> Melbourne, Australia
> 2/06/2005 10:12:16 AM
June 02, 2005
Re: Java String vs wchar[] Was: Re: inner classes
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Andrew Fedoniouk schrieb am Wed, 1 Jun 2005 17:55:04 -0700:
>> ....for having a facility in the
>> language to say "this thing shouldn't change value".
>
> exactly.
>
> It is enough to have  const T[]  and const T* as distinct types from just
> T[]  and T* .
>
> const T[] type has no opIndexAssign, length(int) and cannot be lvalue at 
> all.
> Simple as 1-2-3. I really don't understand what is the motivation to do not 
> have them.
>
> String literals are const char[] by definition.

Sadly it's not that simple. The content of the string literals are known at
compile time and can thus be placed in an OS-protected memory area.

If the array content is mutable by default, the const attribute for
arrays is a mere suggestion. Do a bit of pointer math or store arrays as
elements in other arrays and the const attribute loses it's effect.

If the array content is by default immutable - that is, once an element
is set it can't be changed - the "mutable" attribute could be used to
allow the editing of array element. In difference to the current system
the compiler could only allow those cases where it can _prove_ that the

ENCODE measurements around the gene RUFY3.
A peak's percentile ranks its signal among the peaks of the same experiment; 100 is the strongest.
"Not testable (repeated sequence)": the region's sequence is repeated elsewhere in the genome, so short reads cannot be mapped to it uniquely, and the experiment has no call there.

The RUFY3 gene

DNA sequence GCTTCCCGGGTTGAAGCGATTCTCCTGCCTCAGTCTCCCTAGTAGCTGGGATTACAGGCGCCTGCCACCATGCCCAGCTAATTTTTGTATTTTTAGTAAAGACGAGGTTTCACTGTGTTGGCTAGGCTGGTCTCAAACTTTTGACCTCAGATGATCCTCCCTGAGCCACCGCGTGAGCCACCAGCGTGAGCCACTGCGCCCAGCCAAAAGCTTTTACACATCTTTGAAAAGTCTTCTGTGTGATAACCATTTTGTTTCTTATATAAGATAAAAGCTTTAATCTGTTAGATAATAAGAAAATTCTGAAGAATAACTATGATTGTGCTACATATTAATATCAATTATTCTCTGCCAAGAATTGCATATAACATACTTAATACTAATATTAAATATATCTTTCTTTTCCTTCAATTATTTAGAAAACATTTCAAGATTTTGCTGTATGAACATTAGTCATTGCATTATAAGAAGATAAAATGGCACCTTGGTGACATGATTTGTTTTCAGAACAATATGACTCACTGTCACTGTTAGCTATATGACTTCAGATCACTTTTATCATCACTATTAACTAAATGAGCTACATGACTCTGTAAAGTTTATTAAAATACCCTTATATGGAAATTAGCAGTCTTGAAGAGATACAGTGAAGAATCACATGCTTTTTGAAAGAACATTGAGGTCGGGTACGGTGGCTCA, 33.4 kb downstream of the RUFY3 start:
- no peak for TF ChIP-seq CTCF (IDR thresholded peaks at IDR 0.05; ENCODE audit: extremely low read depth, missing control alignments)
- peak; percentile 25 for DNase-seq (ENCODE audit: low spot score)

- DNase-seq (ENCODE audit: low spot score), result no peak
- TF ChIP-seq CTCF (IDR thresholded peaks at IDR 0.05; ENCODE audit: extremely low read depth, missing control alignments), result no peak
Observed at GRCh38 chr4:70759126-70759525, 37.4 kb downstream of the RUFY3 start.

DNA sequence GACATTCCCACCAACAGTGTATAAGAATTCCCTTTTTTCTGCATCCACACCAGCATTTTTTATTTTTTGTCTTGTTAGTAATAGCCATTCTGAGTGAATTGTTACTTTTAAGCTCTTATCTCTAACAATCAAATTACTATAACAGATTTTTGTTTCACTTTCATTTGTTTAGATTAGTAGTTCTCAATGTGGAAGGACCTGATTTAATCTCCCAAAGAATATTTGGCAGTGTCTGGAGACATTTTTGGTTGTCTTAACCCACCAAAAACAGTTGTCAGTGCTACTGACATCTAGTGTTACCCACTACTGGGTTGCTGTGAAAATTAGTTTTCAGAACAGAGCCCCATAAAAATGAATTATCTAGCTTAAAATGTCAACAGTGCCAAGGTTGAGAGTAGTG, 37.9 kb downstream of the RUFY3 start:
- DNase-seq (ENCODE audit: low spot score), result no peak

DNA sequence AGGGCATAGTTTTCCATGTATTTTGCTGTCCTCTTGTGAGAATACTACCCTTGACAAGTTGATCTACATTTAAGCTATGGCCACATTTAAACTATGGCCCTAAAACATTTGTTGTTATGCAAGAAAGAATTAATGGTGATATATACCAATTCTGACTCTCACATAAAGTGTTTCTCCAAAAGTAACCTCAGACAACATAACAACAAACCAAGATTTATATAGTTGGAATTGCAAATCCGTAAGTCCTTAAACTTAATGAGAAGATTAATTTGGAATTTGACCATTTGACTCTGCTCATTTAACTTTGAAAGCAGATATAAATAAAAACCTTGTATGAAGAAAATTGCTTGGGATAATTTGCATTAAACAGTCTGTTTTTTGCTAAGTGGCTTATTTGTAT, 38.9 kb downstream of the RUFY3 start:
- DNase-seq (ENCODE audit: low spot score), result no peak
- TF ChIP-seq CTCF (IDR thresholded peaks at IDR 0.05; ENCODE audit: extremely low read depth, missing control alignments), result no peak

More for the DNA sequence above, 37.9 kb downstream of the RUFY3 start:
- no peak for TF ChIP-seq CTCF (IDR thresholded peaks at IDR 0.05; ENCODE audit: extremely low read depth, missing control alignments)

array is mutable. What happens if you store pointers/object
references in the array?!
In addition this has some negative impact for mixed closed-open
source projects as the compiler would have to treat all arrays comming
from the closed source part as immutable.

The third way is to allow only assigning and not changeing any var. It's
neat but pointer math gets in the way again.

Thomas


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June 02, 2005
Re: Java String vs wchar[] Was: Re: inner classes
Thomas Kuehne wrote:
> If the array content is by default immutable - that is, once an element
> is set it can't be changed - the "mutable" attribute could be used to
> allow the editing of array element. 

Now there's a different idea. Talk about CoW enforcement :-)

> In difference to the current system
> the compiler could only allow those cases where it can _prove_ that the
> array is mutable. What happens if you store pointers/object
> references in the array?!

Doesn't have to prove anything if the mutable aspect is part of the 
type; right, Thomas? Aliases upon the array still have to go through the 
same type-matching procedure; Yes?